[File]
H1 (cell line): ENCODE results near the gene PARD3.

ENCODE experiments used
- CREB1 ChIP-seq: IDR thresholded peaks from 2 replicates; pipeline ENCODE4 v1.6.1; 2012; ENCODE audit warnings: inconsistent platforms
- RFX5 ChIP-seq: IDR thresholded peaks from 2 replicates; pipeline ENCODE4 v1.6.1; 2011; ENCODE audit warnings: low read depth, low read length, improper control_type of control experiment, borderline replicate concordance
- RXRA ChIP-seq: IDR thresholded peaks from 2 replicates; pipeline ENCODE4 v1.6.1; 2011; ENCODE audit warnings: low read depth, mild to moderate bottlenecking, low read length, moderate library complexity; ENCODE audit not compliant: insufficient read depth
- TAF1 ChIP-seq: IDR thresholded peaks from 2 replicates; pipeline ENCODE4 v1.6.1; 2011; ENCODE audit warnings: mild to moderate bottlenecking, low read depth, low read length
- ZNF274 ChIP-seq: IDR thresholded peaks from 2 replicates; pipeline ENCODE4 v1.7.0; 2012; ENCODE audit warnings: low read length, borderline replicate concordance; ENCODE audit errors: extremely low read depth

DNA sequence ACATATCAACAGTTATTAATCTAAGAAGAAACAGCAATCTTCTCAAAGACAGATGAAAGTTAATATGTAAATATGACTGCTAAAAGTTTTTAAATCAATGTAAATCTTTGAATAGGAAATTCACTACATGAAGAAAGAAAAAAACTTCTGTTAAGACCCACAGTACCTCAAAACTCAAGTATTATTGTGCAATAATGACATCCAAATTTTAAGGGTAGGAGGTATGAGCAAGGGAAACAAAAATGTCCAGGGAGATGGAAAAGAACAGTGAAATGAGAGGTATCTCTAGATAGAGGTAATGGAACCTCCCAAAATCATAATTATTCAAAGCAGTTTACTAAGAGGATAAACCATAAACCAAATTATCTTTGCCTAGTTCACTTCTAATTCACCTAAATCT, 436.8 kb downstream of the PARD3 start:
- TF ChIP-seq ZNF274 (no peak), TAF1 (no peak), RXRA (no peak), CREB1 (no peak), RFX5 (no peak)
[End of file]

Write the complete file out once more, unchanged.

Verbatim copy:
H1 (cell line): ENCODE results near the gene PARD3.

ENCODE experiments used
- CREB1 ChIP-seq: IDR thresholded peaks from 2 replicates; pipeline ENCODE4 v1.6.1; 2012; ENCODE audit warnings: inconsistent platforms
- RFX5 ChIP-seq: IDR thresholded peaks from 2 replicates; pipeline ENCODE4 v1.6.1; 2011; ENCODE audit warnings: low read depth, low read length, improper control_type of control experiment, borderline replicate concordance
- RXRA ChIP-seq: IDR thresholded peaks from 2 replicates; pipeline ENCODE4 v1.6.1; 2011; ENCODE audit warnings: low read depth, mild to moderate bottlenecking, low read length, moderate library complexity; ENCODE audit not compliant: insufficient read depth
- TAF1 ChIP-seq: IDR thresholded peaks from 2 replicates; pipeline ENCODE4 v1.6.1; 2011; ENCODE audit warnings: mild to moderate bottlenecking, low read depth, low read length
- ZNF274 ChIP-seq: IDR thresholded peaks from 2 replicates; pipeline ENCODE4 v1.7.0; 2012; ENCODE audit warnings: low read length, borderline replicate concordance; ENCODE audit errors: extremely low read depth

DNA sequence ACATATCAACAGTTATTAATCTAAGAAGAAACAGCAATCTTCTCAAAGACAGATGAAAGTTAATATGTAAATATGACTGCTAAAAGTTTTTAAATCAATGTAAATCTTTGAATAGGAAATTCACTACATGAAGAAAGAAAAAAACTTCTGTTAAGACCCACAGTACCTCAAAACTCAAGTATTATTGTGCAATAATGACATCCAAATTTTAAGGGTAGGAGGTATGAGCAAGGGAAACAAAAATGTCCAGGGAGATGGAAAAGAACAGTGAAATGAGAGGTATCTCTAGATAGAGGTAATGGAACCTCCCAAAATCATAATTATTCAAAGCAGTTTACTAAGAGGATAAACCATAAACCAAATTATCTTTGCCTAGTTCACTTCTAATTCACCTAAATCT, 436.8 kb downstream of the PARD3 start:
- TF ChIP-seq ZNF274 (no peak), TAF1 (no peak), RXRA (no peak), CREB1 (no peak), RFX5 (no peak)